Let’s look at social media. Certain memory institutions keep a lot of what happens on the social media. The Library of Congress even keeps all the tweets sent since twitter was created. But the real value of archives is their user-friendliness: can the public access the tweets? And if so, are tweets accessible by theme, year or category of twitter-user? This is currently not the case. So if you want to study the twitter conversation about the Pope’s election it will be very hard to find it, let alone to map it.

Why is it so important to keep tweets and facebook posts?
Because they are our modern correspondence and diaries. In large parts of the world most people don’t write physical letters anymore. Instead they post their impressions on facebook. If nobody takes responsibility for preserving this information we will lose track of our past and our future capacity to understand it. To put things in perspective: we used to be very happy when we found a 17th century diary that tells us how people lived and thought in those days. The same applies to our posts on twitter and facebook: they are our documentary heritage of the future (see also this link).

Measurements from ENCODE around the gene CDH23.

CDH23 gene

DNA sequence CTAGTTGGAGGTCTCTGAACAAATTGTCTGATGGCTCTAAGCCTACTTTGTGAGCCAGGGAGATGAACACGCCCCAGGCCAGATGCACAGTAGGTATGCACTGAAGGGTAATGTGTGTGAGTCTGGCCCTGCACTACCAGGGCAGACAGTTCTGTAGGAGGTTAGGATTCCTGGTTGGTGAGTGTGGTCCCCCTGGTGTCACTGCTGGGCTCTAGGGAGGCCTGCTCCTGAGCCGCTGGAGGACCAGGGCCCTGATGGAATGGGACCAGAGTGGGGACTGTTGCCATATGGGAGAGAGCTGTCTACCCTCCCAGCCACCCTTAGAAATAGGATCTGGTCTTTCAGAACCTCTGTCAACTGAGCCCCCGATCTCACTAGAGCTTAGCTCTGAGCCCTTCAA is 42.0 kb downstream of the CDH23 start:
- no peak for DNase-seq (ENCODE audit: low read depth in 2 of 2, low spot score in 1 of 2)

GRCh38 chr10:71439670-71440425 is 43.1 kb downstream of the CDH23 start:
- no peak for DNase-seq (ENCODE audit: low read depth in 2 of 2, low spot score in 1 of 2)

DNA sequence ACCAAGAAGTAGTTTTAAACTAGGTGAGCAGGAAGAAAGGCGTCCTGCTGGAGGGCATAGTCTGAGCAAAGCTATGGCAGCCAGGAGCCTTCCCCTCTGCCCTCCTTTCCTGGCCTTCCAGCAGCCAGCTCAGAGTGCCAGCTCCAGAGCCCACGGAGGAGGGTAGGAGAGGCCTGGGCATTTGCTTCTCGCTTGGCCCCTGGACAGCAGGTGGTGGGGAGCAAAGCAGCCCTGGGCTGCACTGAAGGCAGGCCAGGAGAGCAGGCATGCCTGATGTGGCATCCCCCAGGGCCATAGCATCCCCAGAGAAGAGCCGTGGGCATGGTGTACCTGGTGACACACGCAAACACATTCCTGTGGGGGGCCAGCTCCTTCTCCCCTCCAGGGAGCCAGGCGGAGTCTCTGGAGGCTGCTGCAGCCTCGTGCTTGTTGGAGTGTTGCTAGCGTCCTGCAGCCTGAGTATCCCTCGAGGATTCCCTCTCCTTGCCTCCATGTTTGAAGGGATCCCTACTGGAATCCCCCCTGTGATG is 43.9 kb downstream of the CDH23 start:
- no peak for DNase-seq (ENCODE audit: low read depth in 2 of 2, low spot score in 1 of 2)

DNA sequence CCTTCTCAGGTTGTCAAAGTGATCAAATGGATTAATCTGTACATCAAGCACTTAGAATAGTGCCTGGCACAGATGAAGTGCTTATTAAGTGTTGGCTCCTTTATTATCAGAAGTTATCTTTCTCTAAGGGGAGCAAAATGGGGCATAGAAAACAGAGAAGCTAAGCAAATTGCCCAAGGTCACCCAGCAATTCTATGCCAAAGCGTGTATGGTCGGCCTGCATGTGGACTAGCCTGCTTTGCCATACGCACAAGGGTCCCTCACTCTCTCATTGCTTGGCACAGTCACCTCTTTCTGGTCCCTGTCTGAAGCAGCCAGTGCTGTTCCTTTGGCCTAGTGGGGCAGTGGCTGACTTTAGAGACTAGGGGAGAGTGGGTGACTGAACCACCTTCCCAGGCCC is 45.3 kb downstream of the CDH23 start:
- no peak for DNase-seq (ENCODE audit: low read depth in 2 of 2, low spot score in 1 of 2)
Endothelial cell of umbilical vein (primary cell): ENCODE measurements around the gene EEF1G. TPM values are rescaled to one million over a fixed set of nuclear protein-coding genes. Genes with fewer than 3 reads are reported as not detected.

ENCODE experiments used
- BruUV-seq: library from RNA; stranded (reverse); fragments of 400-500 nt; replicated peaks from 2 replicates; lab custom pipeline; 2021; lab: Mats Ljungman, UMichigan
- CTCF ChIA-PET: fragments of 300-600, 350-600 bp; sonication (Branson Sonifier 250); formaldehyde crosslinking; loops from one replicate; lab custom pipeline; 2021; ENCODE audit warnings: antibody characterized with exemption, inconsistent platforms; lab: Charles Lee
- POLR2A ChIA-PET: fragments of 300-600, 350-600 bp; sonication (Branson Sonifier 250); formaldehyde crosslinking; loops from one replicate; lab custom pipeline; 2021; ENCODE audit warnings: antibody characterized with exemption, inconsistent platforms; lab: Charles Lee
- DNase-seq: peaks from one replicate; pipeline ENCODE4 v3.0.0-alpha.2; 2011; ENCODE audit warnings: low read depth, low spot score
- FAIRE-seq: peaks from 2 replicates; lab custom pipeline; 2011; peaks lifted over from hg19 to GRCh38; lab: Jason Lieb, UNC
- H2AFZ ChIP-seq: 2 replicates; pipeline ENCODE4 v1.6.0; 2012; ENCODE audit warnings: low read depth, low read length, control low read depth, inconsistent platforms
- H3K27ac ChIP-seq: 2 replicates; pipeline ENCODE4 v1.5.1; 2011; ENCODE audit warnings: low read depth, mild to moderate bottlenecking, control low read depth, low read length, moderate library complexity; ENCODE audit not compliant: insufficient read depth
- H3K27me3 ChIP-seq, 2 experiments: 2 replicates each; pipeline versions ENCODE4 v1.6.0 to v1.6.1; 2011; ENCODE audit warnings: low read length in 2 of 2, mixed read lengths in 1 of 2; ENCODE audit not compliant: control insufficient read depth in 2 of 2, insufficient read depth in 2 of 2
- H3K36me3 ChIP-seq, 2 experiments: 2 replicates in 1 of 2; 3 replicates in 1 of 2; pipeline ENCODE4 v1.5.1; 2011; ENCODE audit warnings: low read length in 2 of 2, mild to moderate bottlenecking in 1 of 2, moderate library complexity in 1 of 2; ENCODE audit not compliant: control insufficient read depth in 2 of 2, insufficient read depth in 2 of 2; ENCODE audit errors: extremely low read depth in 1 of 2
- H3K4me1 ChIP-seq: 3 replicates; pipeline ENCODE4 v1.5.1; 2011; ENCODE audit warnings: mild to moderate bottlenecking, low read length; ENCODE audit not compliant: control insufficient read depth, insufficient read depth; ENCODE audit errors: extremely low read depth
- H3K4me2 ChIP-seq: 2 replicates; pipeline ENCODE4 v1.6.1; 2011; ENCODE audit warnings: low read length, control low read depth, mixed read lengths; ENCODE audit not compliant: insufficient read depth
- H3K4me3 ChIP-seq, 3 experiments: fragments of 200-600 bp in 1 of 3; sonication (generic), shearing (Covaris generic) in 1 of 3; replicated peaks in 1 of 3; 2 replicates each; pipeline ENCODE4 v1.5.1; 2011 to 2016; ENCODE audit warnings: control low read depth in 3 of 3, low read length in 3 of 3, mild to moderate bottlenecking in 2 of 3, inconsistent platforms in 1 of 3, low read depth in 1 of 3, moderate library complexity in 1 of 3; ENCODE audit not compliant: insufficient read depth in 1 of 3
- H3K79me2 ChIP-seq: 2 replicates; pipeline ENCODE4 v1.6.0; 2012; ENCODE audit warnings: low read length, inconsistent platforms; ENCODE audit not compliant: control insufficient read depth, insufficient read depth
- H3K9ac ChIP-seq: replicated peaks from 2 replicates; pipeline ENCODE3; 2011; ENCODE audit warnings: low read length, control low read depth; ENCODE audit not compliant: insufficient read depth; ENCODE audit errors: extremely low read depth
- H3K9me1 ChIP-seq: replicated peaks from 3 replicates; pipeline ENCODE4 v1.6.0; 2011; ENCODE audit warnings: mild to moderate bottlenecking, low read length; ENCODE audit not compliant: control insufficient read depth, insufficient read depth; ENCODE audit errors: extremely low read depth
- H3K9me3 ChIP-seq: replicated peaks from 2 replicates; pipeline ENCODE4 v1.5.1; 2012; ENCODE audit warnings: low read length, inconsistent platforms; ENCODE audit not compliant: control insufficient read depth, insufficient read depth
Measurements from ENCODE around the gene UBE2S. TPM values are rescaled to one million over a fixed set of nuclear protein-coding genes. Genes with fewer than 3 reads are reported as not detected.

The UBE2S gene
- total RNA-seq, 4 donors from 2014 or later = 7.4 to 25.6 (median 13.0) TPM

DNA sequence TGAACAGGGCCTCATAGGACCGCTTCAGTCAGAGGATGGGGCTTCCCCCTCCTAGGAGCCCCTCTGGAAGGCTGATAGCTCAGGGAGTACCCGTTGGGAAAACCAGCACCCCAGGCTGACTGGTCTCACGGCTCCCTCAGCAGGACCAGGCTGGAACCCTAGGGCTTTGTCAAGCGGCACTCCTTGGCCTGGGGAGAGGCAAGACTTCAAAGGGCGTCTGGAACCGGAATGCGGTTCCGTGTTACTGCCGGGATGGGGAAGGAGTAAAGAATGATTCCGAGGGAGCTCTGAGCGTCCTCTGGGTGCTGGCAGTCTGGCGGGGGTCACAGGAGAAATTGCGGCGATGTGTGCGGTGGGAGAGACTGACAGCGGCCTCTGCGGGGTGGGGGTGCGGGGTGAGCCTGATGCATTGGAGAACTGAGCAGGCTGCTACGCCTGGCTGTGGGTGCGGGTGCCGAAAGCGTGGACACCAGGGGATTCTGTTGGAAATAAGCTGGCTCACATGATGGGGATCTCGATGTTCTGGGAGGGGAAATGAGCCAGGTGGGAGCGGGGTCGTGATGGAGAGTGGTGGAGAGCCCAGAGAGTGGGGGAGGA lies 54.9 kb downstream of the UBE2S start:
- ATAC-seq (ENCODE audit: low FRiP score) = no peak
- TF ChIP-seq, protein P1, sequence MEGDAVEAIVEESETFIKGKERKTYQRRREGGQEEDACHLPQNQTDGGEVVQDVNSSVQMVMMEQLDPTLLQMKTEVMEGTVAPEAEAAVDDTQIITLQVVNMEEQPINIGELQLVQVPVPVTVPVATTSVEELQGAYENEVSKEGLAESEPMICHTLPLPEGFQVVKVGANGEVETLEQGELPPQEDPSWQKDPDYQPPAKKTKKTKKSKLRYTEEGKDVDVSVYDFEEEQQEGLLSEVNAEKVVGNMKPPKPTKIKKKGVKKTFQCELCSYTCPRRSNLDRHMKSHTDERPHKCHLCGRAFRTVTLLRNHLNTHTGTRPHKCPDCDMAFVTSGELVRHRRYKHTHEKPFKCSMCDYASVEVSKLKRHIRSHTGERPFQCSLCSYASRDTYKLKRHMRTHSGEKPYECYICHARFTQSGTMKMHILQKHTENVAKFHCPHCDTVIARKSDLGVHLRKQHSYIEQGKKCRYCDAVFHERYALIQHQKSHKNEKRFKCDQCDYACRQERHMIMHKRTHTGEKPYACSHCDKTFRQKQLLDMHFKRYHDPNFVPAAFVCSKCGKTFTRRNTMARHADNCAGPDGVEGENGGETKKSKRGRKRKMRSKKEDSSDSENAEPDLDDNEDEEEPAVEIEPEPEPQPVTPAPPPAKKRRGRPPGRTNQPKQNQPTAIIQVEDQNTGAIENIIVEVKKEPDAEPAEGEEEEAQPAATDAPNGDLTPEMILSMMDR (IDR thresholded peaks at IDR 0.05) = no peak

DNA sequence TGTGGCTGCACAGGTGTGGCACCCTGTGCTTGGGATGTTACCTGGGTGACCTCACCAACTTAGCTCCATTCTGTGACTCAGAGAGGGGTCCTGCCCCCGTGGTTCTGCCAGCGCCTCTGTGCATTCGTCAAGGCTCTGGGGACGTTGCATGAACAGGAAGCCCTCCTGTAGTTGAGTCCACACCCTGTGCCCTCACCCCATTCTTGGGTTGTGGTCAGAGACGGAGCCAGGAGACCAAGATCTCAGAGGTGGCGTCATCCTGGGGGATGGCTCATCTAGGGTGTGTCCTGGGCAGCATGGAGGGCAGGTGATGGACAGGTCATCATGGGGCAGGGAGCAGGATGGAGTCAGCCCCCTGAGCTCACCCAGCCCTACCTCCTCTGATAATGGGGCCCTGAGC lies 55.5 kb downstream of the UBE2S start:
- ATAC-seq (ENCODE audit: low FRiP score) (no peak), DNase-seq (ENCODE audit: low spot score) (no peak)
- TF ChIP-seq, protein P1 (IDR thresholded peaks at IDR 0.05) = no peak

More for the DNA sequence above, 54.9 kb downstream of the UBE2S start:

What kind of research do you lead as a professor of heritage and media culture?
I focus on digital heritage. My first concern is how to preserve digital heritage that, because of the rapid developments in technology, might become inaccessible very soon. My second concern is that of a user of digital heritage: once we are able to preserve it well, what do we do with this growing stock of digital information?

Indeed, what can we do with all these digitalized archives?